A bank employee in Scotland stole £75,000 from bank customers after involving himself with a crime gang from a dark web forum.
Dayne Lynn, a 22-year-old from North Ayrshire, became interested in the dark web after watching a Netflix documentary, presumably Dark Net.
He decided to see with his own eyes if what he’d seen in the documentary was true, so he downloaded the Tor Browser Bundle and searched for different forums on the dark web.
Lynn joined an internet chat forum, where he made the mistake of revealing some personal details.
Among other things, Lynn shared information about his role on the fraud team at Lloyds Bank in Glasgow’s Atlantic Quay.
The young man was working as a member of a team that investigates fraudulent payments and transfers, where he had access to the accounts of various bank customers that had been flagged for security reasons.
The “mystery crime gang” on this dark web forum eventually ordered him to swindle from two accounts and transfer the money to them.
Lynn’s defense attorney argued in the Glasgow Sheriff’s Court hearing that the accused wouldn’t have committed fraud if the gang had not uncovered his identity, and at one point, Lynn himself said that he did it because he had been threatened by them.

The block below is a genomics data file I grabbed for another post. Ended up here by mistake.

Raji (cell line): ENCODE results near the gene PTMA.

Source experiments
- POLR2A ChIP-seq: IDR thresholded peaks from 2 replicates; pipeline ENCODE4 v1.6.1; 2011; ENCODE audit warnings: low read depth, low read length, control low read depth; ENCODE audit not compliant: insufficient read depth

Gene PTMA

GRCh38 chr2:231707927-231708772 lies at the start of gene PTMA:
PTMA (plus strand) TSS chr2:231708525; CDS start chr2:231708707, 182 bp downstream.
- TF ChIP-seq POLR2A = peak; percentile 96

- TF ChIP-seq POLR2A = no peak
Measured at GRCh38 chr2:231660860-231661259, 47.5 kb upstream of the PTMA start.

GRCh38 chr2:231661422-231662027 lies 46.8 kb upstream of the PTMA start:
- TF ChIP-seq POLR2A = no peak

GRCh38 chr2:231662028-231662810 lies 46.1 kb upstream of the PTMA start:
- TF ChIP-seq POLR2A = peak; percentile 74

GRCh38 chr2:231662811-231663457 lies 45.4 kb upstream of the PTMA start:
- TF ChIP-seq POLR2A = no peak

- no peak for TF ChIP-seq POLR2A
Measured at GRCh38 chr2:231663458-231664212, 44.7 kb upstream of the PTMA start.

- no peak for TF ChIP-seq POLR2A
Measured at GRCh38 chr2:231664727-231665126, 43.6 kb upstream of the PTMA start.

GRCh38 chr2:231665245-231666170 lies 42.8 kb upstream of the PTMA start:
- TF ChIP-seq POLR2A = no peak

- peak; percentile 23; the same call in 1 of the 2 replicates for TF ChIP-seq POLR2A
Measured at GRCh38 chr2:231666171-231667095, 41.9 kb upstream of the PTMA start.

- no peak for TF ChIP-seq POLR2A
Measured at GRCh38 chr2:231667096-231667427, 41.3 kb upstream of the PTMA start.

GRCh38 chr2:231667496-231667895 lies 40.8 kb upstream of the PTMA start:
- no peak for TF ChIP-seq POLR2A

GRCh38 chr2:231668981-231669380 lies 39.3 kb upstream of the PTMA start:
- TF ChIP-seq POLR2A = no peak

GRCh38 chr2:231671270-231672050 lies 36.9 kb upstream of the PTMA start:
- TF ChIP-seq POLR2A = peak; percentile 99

Darknet Criminals Compel Lynn to Make Bank Transfers
On July 18, 2016, between 7:45 a.m. and 9:30 a.m. Lynn had accessed 19 customer accounts with no permission or legitimate reason.
Two of the accounts that were accessed belonged to Timothy Evans and Stuart Bryce. Just after 11:30 a.m., Lynn transferred £25,000 from Evans’ account to another man.
Less than half an hour later, he tried to transfer £25,000 from Evans’ account to another account, but the transfer was denied because it had exceeded the daily transfer allowance.
Later on in the day, Lynn made a transfer from £24,600 from Bryce’s account to one under reference “Prestige Boats,” but this account was frozen due to suspicious activity.
Internal investigators suspected Lynn right off the bat, because he used his Lloyds Bank employee credentials to access the accounts.
When questioned, he denied any responsibility. After a whole year when Lynn was questioned again, he refused to answer any questions, and the bank called the police.
The Judgement: Lynn Avoids Jail Time
Lynn pleaded guilty to embezzlement while acting with others.
Sheriff Martin Jones QC said that the only thing stopping him from going to prison is that nobody lost any money, due to the bank reversing all of the cash.
He ordered Lynn to 18 months of community service under the conditions that he is supervised, carries out 240 hours of unpaid work and stays in his set bail address between 8 p.m. and 7 a.m. for six months.